A brief history of Zinsco/Sylvania Electrical Panels
The Zinsco brand was established in 1943 when the son of the Zinsmeyer Company took over his father’s electrical business. Zinsco panels went on to be a very popular brand of electrical panels for several decades, often labeled with the name “Magnatrip” on the cover. In 1973, the Zinsco brand was sold to GTE-Sylvania and subsequent panels were altered in their configurations and some materials. However, most internal products remained the same (e.g. – breakers and bus). Full production of the panels stopped in 1981, but existing manufactured panels were still installed for several more years following.
Zinsco panels were especially desired because the United States faced several copper shortages, during WWII, the Korean War, and again in the 1960s. Their aluminum bus bars provided an alternative to the use of copper. However, in the long run, this would also contribute to its Achilles heel.
Aluminum Bus Bar (Zinsco bus bar) and Breaker problems
Over the years, electricians began to discover that the aluminum Zinsco bus bars created unforeseen problems. These problems included the aluminum corroding to the breakers, which prevents the breakers from tripping if overloaded. If an overloaded breaker does not trip, it can overheat, and the wires (which should be protected by the breakers) could result in a subsequent fire.
Other common issues associated with the panels are the Zinsco breakers tripping internally, but the switch itself not moving. This gave the illusion of the power being on, when in fact it was not.
Other issues are the bus bar(s) becoming loose, causing arcing in the panel.
Do Zinsco/Sylvania panels have to be replaced?
One issue facing replacement is that no consumer recall has ever be placed on the product. The Federal Consumer Product Safety Commission (CPSC) has no opinion on these panels. No mandates or official documentation that says the panels are dangerous exists. The debate on what to do with the panels are still out. Some Electricians say they should be replaced, however, to the contrary, other electricians state they are no more dangerous than any other manufactured panel. Some insurance companies have also gone so far as to deny insurance on homes with a Zinsco or Sylvania panel present.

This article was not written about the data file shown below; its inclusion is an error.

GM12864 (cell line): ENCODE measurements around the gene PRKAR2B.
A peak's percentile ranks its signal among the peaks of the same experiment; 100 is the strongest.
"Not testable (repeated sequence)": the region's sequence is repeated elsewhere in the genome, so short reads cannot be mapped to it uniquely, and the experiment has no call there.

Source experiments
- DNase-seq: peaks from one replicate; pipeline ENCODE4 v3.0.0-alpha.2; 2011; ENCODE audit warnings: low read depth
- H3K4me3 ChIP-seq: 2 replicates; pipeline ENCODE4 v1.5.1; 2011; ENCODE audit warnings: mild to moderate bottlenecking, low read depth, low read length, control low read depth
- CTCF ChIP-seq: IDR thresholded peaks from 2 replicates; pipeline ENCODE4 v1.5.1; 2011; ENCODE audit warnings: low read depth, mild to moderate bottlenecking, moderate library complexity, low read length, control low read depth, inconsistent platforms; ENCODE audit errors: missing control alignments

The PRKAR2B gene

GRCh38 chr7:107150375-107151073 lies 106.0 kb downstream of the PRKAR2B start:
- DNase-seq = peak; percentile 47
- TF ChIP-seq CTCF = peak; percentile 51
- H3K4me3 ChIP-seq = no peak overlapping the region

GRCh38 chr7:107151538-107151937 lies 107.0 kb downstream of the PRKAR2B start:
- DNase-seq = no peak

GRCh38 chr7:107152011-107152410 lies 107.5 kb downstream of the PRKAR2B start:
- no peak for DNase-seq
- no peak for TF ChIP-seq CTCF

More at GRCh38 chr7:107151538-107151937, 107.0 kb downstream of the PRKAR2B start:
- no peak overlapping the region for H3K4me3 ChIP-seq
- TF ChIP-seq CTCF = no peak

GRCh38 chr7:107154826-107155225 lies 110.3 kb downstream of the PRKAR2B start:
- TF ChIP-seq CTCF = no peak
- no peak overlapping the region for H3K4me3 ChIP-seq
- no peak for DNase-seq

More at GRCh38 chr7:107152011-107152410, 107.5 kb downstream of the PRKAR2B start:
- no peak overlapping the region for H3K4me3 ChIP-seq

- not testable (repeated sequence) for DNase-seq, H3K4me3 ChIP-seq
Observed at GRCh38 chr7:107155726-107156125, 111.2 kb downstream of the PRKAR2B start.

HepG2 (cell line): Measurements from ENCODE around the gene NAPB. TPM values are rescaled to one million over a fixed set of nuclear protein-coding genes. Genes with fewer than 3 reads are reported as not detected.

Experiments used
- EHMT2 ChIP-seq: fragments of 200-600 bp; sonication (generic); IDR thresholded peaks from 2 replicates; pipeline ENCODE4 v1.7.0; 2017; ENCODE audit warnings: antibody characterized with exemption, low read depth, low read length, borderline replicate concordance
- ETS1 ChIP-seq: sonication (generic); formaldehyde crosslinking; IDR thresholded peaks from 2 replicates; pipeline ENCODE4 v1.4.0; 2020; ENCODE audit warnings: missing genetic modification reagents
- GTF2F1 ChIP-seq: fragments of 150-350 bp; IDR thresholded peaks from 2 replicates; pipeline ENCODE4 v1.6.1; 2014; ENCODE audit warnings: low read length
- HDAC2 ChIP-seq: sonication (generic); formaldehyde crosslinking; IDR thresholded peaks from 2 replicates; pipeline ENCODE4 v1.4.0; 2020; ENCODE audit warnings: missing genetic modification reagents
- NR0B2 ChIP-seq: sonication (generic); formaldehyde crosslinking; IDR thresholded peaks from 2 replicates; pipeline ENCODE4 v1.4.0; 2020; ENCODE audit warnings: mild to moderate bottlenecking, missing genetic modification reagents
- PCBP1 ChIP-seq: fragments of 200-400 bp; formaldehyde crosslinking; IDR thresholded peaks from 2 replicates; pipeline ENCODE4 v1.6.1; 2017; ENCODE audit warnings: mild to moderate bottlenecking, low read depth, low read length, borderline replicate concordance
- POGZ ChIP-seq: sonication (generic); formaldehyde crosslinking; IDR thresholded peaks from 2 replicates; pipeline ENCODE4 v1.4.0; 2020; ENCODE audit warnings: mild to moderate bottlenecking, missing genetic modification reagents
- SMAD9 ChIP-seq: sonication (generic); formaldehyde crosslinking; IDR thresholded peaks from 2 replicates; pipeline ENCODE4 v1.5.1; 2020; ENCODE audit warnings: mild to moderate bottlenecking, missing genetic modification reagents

So what is the life expectancy of a Zinsco panel? The life expectancy of any electric panel is estimated to be approximately 60 years. Many Zinsco panels are approaching or have passed the 60-year mark. Also, many existing older panels simply were not designed for modern electrical issues. Homes with Zinsco panels were built long before people had home computers, big screen TVs, and today’s electrical devices. Many Zinsco panels are not grounded, and would likely not pass a modern UL test. Grounding was not required by the NEC until 1963.
So while there is no mandate or evidence that a Zinsco panel should be upgraded, the price of changing a panel is small compared to the price of a home.
At minimum, every Zinsco or Sylvania panel is recommended to be fully evaluated by a licensed and qualified electrician for signs of corrosion and failure. The problem facing home inspectors is there is no way to visually see the condition of the bus bar behind the breakers. The only way to tell if a Zinsco or Sylvania panel has a problem, or not, is to fully take apart the panel. This is out of the scope of a normal inspection and should only be performed by a qualified licensed electrician.
Trust the Certified Master Inspectors at Absolute Inspection Services for your home inspection needs. Call us at (888) HME-INSP to book your inspection today!